In a case of first impression, the U.S. District Court for the Eastern District of Pennsylvania ruled that the U.S. Supreme Court’s holding in Lawson v. FMR LLC, 134 S. Ct. 1158 (2014)—that the whistleblower protection provision in Section 806 of SOX protects employees of a private contractor to a publicly-traded company—does not cover an employee of a private contractor who claimed he was discharged for reporting that his employer committed fraud against a public company but did not allege that fraud was committed by the public company.  Gibney v. Evolution Marketing Research LLC, No. 14-1913, 2014 U.S. Dist. LEXIS 79369 (E.D. Pa. June 11, 2014).


Plaintiff Leo Gibney (Plaintiff) was employed by a private company, Evolution Market Research, LLC (“Company”), between October 2009 and November 7, 2011.  He alleged that the Company terminated his employment after he reported to the COO and GC that he believed a plan approved by the Company’s principals would result in the fraudulent billing of a publicly traded client (the Company was a contractor to that entity).


The Company moved to dismiss pursuant to Rule 12(b)(6), asserting that Lawson “does not support extending SOX protection to employees of private companies who, as here, report overbilling ‘fraud’ neither committed by the public company nor having any connection to fraud on shareholders.”  Noting that this argument was one of first impression, the court determined that

SOX was not intended to reach the type of scenario . . . where there are allegations of fraudulent conduct between two companies who are party to a contract, and one of those companies just happens to be publicly-held.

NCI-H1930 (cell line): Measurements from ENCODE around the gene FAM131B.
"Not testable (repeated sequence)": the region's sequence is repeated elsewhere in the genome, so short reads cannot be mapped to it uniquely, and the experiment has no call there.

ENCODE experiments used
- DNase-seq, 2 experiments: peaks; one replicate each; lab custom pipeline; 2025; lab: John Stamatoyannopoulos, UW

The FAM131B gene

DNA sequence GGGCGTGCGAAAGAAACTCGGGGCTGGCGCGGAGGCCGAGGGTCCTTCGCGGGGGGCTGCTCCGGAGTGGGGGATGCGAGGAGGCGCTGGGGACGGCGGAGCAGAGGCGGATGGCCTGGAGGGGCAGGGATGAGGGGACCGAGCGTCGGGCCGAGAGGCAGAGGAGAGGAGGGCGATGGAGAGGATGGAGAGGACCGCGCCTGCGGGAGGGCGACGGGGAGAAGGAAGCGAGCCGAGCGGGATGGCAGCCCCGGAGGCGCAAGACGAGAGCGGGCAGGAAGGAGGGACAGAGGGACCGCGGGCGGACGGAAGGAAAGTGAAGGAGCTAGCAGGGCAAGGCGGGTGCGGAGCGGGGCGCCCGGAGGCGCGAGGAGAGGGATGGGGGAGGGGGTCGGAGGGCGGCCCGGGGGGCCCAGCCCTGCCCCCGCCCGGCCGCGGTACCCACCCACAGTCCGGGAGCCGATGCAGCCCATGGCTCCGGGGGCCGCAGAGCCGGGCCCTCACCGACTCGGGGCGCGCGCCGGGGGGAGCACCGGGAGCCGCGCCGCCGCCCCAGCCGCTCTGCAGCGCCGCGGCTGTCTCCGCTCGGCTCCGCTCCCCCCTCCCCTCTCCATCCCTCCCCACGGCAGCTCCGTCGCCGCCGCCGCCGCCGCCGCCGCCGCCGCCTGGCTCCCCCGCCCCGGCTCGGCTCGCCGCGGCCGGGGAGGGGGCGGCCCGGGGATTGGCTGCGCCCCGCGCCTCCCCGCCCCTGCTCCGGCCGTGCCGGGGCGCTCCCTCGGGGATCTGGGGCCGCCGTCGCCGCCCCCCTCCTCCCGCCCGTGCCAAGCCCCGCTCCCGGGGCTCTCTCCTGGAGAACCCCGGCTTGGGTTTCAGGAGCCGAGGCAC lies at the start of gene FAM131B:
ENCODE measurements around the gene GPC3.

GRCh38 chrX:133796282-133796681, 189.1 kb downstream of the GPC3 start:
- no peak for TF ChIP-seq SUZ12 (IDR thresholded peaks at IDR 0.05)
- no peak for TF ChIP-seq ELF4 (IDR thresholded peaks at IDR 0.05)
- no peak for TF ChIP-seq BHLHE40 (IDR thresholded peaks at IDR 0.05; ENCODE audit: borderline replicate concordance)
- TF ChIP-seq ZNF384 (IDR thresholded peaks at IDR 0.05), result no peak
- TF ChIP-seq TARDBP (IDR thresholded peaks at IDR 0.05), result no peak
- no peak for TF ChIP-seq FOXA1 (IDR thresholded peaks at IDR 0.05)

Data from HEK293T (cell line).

The court distinguished Lawson, where the decision was partially influenced by the unique structure of the mutual fund industry, noting that denying coverage to Plaintiff would not insulate an entire industry from § 1514A protection under Section 806.  The court ultimately dismissed the SOX claim because the public company was the victim of the fraud rather than the perpetrator and

[n]othing in the text of §1514A or the Lawson decision suggests that SOX was intended to encompass every situation in which any party takes an action that has some attenuated, negative effect on the revenue of a publicly-traded company . . .  .

And the court ultimately agreed with the Company that:

extending SOX’s protections in this way presents obvious “over breadth” concerns that risk making SOX a general anti-retaliation statute applicable to any private company that does business with a public company.


As one of the first decisions to interpret Lawson, the district court limited its application to situations where the publicly held company at least had a hand in the complained-of fraud.  Now there is good authority for the proposition that employees of private contractors asserting claims under SOX need to do more than merely allege fraud and some attenuated link to or involvement of a public company.